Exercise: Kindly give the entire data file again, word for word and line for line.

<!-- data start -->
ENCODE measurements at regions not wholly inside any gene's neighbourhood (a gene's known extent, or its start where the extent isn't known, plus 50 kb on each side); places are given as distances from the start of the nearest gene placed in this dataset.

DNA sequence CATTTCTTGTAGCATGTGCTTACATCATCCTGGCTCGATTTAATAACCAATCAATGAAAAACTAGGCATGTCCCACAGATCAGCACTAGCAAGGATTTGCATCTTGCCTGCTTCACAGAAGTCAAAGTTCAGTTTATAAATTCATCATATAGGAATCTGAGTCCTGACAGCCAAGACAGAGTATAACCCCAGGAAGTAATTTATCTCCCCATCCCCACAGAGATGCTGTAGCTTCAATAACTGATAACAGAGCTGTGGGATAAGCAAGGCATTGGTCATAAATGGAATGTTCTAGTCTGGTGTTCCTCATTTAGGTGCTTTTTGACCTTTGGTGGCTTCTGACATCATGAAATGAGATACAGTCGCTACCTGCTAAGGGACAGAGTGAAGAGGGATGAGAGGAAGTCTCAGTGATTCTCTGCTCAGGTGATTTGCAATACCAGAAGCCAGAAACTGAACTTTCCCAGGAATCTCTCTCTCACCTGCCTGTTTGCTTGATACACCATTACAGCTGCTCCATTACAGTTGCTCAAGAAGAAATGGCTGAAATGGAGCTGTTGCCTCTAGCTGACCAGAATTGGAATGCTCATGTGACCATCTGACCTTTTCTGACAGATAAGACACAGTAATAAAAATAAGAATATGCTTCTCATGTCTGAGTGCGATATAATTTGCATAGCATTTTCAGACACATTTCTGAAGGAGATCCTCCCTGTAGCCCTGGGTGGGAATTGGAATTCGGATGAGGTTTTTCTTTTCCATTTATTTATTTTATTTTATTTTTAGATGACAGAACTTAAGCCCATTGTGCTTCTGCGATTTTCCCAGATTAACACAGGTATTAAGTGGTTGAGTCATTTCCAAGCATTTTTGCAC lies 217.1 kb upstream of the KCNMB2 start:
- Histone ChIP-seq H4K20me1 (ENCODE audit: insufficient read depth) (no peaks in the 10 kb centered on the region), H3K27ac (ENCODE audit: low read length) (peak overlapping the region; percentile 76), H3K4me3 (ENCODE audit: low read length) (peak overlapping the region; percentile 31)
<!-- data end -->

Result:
ENCODE measurements at regions not wholly inside any gene's neighbourhood (a gene's known extent, or its start where the extent isn't known, plus 50 kb on each side); places are given as distances from the start of the nearest gene placed in this dataset.

DNA sequence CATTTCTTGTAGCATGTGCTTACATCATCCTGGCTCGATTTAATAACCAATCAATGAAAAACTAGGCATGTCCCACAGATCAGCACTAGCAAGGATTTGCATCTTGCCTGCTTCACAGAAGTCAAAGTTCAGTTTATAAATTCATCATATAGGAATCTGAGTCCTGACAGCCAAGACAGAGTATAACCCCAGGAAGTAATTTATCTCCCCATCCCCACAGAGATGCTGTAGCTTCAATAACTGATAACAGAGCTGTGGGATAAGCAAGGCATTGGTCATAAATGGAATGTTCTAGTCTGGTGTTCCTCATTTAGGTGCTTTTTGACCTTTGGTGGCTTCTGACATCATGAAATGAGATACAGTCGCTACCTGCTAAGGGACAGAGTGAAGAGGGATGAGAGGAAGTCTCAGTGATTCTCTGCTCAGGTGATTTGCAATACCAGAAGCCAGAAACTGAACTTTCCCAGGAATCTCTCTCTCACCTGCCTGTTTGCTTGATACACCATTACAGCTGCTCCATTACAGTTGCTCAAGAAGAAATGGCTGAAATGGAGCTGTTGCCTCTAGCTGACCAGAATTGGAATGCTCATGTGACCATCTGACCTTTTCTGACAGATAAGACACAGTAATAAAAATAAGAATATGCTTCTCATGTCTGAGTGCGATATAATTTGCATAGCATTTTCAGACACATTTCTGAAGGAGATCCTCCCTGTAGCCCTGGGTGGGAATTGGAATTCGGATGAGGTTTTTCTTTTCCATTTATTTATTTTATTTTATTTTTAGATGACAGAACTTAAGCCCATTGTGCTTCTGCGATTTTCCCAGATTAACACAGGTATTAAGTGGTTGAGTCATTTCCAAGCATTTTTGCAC lies 217.1 kb upstream of the KCNMB2 start:
- Histone ChIP-seq H4K20me1 (ENCODE audit: insufficient read depth) (no peaks in the 10 kb centered on the region), H3K27ac (ENCODE audit: low read length) (peak overlapping the region; percentile 76), H3K4me3 (ENCODE audit: low read length) (peak overlapping the region; percentile 31)